Load your gear

  1. Bottom, non urgent- the bottom of the pack is where you should put your sleeping bag, blanket, tent, or any other gear that won't be needed until camp is established and being set up. This is where your least used gear should go.
  2. Core, urgent- The core of your pack is the middle. This is where heavy items should go. It will keep the weight close to your back and should help maintain a good center of gravity. Cooking gear, food, clothing, anything that you want to get at in a decent amount of time but is not emergency gear will go in the core of the pack.
  3. Top and pockets, emergency- All of your essential gear should be at the top of the pack or in the external pockets. Things that you need immediate access to like snacks, flashlight, compass, maps, firekit, your knife, a pistol, or any other gear that will be needed without having to dig for it.
A few more important tips
Now that you have reduced the weight of the pack and organized it, test it out, Go for a few mile hike with the bag. After the hike camp out overnight with just the gear you have. This is the only way to know if you are actually ready. By using the gear in a non survival scenario you will find out what you need to add and what you can take out.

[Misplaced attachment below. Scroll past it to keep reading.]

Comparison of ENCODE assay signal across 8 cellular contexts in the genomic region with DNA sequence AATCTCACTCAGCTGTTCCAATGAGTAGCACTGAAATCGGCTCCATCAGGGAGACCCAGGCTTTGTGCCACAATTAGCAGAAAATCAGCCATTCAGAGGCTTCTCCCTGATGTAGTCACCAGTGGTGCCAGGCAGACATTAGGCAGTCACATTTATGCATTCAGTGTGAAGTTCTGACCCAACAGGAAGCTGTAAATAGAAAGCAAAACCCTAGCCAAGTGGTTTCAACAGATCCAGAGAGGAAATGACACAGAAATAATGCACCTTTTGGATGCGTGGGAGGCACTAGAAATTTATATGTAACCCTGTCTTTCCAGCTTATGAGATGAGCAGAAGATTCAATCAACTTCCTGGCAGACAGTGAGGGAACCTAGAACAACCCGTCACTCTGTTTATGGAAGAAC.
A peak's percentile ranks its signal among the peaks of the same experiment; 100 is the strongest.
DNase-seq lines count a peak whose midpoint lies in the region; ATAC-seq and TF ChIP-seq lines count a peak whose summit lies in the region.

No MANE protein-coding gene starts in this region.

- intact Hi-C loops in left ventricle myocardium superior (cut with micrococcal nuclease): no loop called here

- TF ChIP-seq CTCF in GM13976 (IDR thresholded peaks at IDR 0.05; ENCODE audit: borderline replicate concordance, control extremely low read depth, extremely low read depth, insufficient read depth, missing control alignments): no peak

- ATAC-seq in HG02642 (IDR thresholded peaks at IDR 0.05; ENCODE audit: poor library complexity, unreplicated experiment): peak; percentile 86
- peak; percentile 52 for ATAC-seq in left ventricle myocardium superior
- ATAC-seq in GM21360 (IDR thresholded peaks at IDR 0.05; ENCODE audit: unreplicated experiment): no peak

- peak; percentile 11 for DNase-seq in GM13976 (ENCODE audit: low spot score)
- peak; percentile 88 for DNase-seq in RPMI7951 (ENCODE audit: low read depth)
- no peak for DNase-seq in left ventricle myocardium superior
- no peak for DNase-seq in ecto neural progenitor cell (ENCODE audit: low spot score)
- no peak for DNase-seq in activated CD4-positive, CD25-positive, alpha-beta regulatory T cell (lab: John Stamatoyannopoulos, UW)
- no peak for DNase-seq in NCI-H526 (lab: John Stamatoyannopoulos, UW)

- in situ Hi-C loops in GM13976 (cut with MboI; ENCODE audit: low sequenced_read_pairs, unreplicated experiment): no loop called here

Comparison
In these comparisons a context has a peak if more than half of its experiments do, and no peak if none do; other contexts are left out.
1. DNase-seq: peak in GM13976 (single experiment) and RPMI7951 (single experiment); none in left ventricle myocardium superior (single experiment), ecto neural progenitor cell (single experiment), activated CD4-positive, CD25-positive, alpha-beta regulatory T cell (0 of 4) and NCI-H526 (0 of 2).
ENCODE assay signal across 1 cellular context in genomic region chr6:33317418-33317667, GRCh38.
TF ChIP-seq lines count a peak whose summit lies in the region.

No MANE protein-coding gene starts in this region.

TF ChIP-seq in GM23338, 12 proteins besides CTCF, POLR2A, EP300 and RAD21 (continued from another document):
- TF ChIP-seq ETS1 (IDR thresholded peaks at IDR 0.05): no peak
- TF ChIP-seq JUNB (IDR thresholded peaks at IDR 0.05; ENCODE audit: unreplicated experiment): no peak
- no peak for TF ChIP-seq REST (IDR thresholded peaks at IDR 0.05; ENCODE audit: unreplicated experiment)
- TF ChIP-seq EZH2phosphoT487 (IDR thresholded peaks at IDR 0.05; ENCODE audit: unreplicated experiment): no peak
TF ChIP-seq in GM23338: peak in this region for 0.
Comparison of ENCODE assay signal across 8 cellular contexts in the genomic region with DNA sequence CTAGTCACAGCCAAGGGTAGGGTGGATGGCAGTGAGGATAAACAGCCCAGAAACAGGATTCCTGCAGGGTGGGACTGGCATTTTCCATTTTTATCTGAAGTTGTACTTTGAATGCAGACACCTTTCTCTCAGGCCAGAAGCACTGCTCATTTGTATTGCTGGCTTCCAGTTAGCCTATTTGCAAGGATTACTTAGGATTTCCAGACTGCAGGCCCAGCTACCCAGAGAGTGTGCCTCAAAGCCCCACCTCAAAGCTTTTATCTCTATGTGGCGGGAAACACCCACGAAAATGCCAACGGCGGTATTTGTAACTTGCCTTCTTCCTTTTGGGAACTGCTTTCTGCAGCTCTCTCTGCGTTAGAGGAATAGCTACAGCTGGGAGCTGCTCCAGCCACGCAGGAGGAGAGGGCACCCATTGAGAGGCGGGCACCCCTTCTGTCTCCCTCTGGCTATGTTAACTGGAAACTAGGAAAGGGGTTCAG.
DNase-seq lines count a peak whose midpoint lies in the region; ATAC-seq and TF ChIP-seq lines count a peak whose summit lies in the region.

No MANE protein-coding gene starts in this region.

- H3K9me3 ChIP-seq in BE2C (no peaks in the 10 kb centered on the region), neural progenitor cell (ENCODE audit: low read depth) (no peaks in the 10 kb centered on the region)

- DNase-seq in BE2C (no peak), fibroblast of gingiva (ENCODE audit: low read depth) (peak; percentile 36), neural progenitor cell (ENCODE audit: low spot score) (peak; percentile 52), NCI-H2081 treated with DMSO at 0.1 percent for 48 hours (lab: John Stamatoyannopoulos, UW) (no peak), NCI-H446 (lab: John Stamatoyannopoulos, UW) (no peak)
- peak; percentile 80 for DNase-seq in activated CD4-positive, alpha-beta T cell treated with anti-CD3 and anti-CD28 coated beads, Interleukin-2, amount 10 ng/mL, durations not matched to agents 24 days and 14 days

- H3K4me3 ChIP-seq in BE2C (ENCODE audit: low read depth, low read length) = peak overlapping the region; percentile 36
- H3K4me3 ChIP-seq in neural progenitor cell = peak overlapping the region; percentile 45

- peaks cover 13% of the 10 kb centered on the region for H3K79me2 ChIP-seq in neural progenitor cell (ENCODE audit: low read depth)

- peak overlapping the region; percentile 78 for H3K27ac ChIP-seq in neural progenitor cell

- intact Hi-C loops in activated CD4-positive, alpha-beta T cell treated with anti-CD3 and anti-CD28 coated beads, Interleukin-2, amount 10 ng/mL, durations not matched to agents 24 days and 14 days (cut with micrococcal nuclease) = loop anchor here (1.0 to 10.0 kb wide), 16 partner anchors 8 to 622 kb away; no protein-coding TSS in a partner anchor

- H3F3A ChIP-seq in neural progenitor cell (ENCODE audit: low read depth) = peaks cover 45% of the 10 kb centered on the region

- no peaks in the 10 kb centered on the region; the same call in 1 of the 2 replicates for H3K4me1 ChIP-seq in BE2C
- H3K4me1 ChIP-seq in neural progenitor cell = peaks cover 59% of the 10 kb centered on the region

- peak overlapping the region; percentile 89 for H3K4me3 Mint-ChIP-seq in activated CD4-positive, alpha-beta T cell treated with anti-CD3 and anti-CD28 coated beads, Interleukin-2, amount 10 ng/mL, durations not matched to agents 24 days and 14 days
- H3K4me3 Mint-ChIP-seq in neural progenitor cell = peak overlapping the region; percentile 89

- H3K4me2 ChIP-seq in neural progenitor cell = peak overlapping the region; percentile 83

• Keep it organized. You could even get different colored stuff sacks and color code your gear. Just make sure you know where everything is.
  • Two is one and one is none. Make sure you have a backup for everything. This is where multi purpose gear comes in handy. Don't have exact duplicates though. For example if you have matches you should also pack a lighter and a ferro rod. This way there are three tools that basically all do the same thing but if one method isn't working you have other options. Always have a spare for the most important gear in your pack.
  • Fill all empty spaces. This is especially important with the core of the bag. You don't want heavy gear shifting around inside the bag while you walk because it'll screw up your center of gravity.
  • Pack based on weight and priority. Non urgent, Urgent, and Emergency gear